The NBA players rejected the league's latest offer Monday and have begun the process to disband the union.Lovely. Just lovely.
The decision likely jeopardizes the season.
"We're prepared to file this antitrust action against the NBA," union executive director Billy Hunter said. "That's the best situation where players can get their due process."
He said players were not prepared to accept the NBA Commissioner David Stern's ultimatum, saying they thought it was "extremely unfair."
"This is the best decision for the players," union president Derek Fisher said. "I want to reiterate that point, that a lot of individual players have a lot of things personally at stake in terms of their careers and where they stand. And right now they feel it's important — we all feel it's important to all our players, not just the ones in this room, but our entire group — that we not only try to get a deal done for today but for the body of NBA players that will come into this league over the next decade and beyond."
Fisher, flanked at a press conference by dozens of players including Kobe Bryant and Carmelo Anthony, said the decision was unanimous.
Stern had urged players to take the deal on the table, saying it's the best the NBA can offer and warned that decertification is not a winning strategy.
Over the weekend, he also said he would not cancel the season this week.
Regardless, damage has already been done, in many ways.
Financially, both sides have lost hundreds of millions because of the games missed and the countless more that will be wiped out before play resumes. Team employees are losing money, and in some cases, jobs. And both the NBA and NBPA eventually must regain the loyalty of an angered fan base that wonders how the league reached this low point after such a strong 2010-11 season.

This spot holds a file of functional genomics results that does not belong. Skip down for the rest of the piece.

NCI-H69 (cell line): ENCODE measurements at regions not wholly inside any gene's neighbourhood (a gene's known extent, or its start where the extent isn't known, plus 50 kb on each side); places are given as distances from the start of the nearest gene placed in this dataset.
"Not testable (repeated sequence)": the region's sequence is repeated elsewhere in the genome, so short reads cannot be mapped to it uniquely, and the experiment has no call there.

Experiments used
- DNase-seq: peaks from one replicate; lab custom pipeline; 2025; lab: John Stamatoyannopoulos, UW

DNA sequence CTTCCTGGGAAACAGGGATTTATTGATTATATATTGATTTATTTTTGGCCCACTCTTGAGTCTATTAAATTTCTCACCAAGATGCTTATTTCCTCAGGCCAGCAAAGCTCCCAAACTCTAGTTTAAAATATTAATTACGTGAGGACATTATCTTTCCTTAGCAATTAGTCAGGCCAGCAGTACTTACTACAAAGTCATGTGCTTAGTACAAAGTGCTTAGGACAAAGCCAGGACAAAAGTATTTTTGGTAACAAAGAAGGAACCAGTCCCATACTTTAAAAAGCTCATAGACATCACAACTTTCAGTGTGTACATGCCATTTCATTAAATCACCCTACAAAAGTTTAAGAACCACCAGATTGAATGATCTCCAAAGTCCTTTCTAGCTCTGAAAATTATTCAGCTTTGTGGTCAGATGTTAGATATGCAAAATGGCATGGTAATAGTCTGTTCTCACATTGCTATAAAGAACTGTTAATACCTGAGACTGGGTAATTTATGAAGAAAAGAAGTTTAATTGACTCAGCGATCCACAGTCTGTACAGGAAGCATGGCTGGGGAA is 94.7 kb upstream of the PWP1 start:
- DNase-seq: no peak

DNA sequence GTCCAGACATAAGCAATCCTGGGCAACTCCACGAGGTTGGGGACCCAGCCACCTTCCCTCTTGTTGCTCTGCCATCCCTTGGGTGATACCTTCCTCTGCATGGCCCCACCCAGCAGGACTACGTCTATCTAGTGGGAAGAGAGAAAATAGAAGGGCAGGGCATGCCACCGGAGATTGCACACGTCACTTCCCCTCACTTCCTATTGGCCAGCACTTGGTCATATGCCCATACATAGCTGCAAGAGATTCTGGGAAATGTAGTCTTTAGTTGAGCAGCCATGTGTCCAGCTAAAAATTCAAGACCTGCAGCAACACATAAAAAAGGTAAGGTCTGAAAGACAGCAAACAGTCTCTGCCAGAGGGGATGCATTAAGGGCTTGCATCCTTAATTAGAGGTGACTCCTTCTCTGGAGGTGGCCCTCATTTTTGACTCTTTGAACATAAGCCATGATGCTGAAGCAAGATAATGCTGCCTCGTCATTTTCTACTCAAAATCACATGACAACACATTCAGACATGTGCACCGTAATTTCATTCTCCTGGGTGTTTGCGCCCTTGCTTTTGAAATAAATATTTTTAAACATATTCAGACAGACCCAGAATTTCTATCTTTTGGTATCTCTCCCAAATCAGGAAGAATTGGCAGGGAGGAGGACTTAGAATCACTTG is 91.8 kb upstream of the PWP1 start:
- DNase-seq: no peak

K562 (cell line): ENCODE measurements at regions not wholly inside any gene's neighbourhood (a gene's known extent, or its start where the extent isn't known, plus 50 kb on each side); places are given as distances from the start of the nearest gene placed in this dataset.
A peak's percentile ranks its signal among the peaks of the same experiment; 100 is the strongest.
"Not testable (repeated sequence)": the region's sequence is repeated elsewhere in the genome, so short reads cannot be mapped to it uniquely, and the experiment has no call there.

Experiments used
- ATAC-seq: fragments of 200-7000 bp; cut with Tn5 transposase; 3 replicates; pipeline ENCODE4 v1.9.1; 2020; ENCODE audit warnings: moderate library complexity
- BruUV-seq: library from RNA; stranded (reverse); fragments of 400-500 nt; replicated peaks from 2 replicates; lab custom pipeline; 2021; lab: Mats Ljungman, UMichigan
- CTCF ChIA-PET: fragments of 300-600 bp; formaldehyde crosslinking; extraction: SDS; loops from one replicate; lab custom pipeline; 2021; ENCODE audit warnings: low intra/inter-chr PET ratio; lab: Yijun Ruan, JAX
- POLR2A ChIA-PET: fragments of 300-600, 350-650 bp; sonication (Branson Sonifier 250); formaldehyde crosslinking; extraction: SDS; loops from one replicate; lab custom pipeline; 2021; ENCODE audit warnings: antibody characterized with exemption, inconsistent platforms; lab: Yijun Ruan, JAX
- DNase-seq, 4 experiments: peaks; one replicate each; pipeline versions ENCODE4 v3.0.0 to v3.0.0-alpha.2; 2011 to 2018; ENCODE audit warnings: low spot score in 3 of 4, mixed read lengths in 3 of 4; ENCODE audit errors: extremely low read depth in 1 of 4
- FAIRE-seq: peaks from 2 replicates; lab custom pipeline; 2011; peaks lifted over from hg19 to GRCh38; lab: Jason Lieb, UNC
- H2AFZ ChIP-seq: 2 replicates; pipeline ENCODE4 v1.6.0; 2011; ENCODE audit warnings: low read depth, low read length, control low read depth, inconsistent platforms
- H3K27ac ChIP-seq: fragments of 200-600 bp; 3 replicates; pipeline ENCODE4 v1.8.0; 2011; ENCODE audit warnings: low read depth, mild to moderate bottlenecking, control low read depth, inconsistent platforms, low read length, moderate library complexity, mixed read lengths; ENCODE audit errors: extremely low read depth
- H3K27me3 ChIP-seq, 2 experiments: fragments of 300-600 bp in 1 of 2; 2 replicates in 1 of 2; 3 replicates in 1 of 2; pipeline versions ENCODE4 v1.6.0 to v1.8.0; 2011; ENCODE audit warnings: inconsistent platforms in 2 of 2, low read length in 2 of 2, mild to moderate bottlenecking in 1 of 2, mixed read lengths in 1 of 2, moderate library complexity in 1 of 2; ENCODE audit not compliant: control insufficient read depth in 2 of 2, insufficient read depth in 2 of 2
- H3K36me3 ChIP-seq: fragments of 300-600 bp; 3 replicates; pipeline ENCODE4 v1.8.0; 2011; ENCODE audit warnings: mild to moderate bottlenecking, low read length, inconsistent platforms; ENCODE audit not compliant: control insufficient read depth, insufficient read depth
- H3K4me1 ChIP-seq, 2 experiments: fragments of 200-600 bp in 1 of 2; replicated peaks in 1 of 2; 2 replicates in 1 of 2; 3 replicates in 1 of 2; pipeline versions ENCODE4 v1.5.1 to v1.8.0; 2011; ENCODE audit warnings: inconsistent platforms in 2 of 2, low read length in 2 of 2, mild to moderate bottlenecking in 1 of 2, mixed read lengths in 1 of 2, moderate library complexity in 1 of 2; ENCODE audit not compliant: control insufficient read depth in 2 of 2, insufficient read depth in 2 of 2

The proposal rejected by the players called for a 50-50 division of basketball-related income and proposed a 72-game season beginning Dec. 15.
The previous CBA expired at the end of the day June 30. Despite a series of meetings in June, there was never much hope of a deal before that deadline, with owners wanting significant changes after saying they lost $300 million last season and hundreds of millions more in each year of the old agreement, which was ratified in 2005.
Owners wanted to keep more of the league's nearly $4 billion in basketball revenues to themselves after guaranteeing 57 percent to the players under the old deal. And they sought a system where even the smallest-market clubs could compete, believing the current system would always favor the teams who could spend the most.
Monday marked the 137th day of the lockout; the NFL lockout lasted 136 days.
On the bright side, I shouldn't have much of an issue getting a refund for that 21 game package now. Seriously, what could my sales rep say other than "here's your money back, Mr. Anderson"?
Question: Assuming you do still care about the NBA, were the players idiots for rejecting this latest offer? Do they have any idea what they're doing?